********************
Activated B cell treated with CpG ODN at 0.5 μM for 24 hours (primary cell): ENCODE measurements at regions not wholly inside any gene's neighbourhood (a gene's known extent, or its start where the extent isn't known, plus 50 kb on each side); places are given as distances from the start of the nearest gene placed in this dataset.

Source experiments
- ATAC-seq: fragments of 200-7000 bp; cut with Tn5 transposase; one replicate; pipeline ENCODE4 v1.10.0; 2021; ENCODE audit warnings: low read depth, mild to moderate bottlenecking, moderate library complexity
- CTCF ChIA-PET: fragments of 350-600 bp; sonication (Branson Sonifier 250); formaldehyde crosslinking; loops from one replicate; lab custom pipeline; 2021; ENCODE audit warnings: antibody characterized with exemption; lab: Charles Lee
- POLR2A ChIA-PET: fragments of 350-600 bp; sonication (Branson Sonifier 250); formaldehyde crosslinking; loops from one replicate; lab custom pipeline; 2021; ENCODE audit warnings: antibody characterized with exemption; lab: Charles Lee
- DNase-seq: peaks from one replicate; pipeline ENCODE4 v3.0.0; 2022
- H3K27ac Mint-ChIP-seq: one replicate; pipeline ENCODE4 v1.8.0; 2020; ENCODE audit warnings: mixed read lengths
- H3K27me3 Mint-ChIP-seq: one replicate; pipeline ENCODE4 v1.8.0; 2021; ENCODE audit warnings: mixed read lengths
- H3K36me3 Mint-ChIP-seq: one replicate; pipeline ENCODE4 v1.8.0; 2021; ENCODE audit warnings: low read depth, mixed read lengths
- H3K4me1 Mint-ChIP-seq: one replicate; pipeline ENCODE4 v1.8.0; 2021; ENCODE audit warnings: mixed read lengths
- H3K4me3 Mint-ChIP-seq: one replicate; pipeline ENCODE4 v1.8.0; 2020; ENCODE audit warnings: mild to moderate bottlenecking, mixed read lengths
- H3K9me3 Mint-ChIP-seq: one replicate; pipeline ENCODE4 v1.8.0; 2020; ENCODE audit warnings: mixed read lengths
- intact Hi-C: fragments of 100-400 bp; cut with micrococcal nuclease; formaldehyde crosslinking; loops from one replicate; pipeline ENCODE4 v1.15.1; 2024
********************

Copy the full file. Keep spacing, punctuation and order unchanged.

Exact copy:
Activated B cell treated with CpG ODN at 0.5 μM for 24 hours (primary cell): ENCODE measurements at regions not wholly inside any gene's neighbourhood (a gene's known extent, or its start where the extent isn't known, plus 50 kb on each side); places are given as distances from the start of the nearest gene placed in this dataset.

Source experiments
- ATAC-seq: fragments of 200-7000 bp; cut with Tn5 transposase; one replicate; pipeline ENCODE4 v1.10.0; 2021; ENCODE audit warnings: low read depth, mild to moderate bottlenecking, moderate library complexity
- CTCF ChIA-PET: fragments of 350-600 bp; sonication (Branson Sonifier 250); formaldehyde crosslinking; loops from one replicate; lab custom pipeline; 2021; ENCODE audit warnings: antibody characterized with exemption; lab: Charles Lee
- POLR2A ChIA-PET: fragments of 350-600 bp; sonication (Branson Sonifier 250); formaldehyde crosslinking; loops from one replicate; lab custom pipeline; 2021; ENCODE audit warnings: antibody characterized with exemption; lab: Charles Lee
- DNase-seq: peaks from one replicate; pipeline ENCODE4 v3.0.0; 2022
- H3K27ac Mint-ChIP-seq: one replicate; pipeline ENCODE4 v1.8.0; 2020; ENCODE audit warnings: mixed read lengths
- H3K27me3 Mint-ChIP-seq: one replicate; pipeline ENCODE4 v1.8.0; 2021; ENCODE audit warnings: mixed read lengths
- H3K36me3 Mint-ChIP-seq: one replicate; pipeline ENCODE4 v1.8.0; 2021; ENCODE audit warnings: low read depth, mixed read lengths
- H3K4me1 Mint-ChIP-seq: one replicate; pipeline ENCODE4 v1.8.0; 2021; ENCODE audit warnings: mixed read lengths
- H3K4me3 Mint-ChIP-seq: one replicate; pipeline ENCODE4 v1.8.0; 2020; ENCODE audit warnings: mild to moderate bottlenecking, mixed read lengths
- H3K9me3 Mint-ChIP-seq: one replicate; pipeline ENCODE4 v1.8.0; 2020; ENCODE audit warnings: mixed read lengths
- intact Hi-C: fragments of 100-400 bp; cut with micrococcal nuclease; formaldehyde crosslinking; loops from one replicate; pipeline ENCODE4 v1.15.1; 2024